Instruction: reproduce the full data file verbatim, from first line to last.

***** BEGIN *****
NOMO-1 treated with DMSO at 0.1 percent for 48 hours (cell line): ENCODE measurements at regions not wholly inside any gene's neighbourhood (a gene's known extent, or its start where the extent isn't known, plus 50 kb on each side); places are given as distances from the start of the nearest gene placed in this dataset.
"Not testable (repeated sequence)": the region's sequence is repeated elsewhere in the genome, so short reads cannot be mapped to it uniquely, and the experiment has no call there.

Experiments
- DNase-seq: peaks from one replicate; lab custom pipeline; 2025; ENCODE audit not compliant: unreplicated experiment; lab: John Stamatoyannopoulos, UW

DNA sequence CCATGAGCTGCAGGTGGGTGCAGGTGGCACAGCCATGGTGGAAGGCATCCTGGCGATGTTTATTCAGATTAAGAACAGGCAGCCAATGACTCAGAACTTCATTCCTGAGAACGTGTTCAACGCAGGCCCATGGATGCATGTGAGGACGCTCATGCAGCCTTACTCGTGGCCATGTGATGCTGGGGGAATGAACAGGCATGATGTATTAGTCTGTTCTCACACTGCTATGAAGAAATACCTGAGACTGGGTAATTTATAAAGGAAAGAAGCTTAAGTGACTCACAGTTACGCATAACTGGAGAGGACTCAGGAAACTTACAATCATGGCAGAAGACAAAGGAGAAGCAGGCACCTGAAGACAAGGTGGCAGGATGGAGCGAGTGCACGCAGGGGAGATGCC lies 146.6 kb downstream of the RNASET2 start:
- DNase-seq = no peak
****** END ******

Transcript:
NOMO-1 treated with DMSO at 0.1 percent for 48 hours (cell line): ENCODE measurements at regions not wholly inside any gene's neighbourhood (a gene's known extent, or its start where the extent isn't known, plus 50 kb on each side); places are given as distances from the start of the nearest gene placed in this dataset.
"Not testable (repeated sequence)": the region's sequence is repeated elsewhere in the genome, so short reads cannot be mapped to it uniquely, and the experiment has no call there.

Experiments
- DNase-seq: peaks from one replicate; lab custom pipeline; 2025; ENCODE audit not compliant: unreplicated experiment; lab: John Stamatoyannopoulos, UW

DNA sequence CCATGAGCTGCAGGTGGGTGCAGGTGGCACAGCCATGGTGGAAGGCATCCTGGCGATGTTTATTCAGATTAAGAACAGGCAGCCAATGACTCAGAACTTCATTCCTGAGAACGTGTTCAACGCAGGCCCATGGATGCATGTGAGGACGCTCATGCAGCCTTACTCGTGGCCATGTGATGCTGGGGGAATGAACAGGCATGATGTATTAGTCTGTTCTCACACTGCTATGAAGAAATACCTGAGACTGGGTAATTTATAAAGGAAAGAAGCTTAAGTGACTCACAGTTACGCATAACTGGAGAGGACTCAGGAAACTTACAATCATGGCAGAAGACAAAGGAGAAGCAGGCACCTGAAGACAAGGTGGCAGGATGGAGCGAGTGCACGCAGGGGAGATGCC lies 146.6 kb downstream of the RNASET2 start:
- DNase-seq = no peak